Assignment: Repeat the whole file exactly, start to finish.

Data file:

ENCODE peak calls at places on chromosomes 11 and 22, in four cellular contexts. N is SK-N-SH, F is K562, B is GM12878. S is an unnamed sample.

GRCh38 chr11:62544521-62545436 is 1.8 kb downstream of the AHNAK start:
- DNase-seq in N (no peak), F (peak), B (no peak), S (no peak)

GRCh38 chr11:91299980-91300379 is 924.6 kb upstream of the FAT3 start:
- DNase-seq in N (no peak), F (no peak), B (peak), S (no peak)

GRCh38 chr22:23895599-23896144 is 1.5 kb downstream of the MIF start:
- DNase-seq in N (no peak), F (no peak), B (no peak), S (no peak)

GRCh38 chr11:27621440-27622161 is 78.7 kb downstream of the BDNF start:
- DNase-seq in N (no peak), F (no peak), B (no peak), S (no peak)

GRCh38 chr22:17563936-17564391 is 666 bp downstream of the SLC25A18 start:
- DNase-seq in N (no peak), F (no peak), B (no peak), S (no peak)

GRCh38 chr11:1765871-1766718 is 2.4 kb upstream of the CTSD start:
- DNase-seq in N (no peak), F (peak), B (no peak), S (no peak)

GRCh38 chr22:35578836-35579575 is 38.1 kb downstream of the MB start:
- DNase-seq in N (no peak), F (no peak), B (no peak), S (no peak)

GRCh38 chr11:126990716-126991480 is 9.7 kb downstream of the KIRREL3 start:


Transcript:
ENCODE peak calls at places on chromosomes 11 and 22, in four cellular contexts. N is SK-N-SH, F is K562, B is GM12878. S is an unnamed sample.

GRCh38 chr11:62544521-62545436 is 1.8 kb downstream of the AHNAK start:
- DNase-seq in N (no peak), F (peak), B (no peak), S (no peak)

GRCh38 chr11:91299980-91300379 is 924.6 kb upstream of the FAT3 start:
- DNase-seq in N (no peak), F (no peak), B (peak), S (no peak)

GRCh38 chr22:23895599-23896144 is 1.5 kb downstream of the MIF start:
- DNase-seq in N (no peak), F (no peak), B (no peak), S (no peak)

GRCh38 chr11:27621440-27622161 is 78.7 kb downstream of the BDNF start:
- DNase-seq in N (no peak), F (no peak), B (no peak), S (no peak)

GRCh38 chr22:17563936-17564391 is 666 bp downstream of the SLC25A18 start:
- DNase-seq in N (no peak), F (no peak), B (no peak), S (no peak)

GRCh38 chr11:1765871-1766718 is 2.4 kb upstream of the CTSD start:
- DNase-seq in N (no peak), F (peak), B (no peak), S (no peak)

GRCh38 chr22:35578836-35579575 is 38.1 kb downstream of the MB start:
- DNase-seq in N (no peak), F (no peak), B (no peak), S (no peak)

GRCh38 chr11:126990716-126991480 is 9.7 kb downstream of the KIRREL3 start: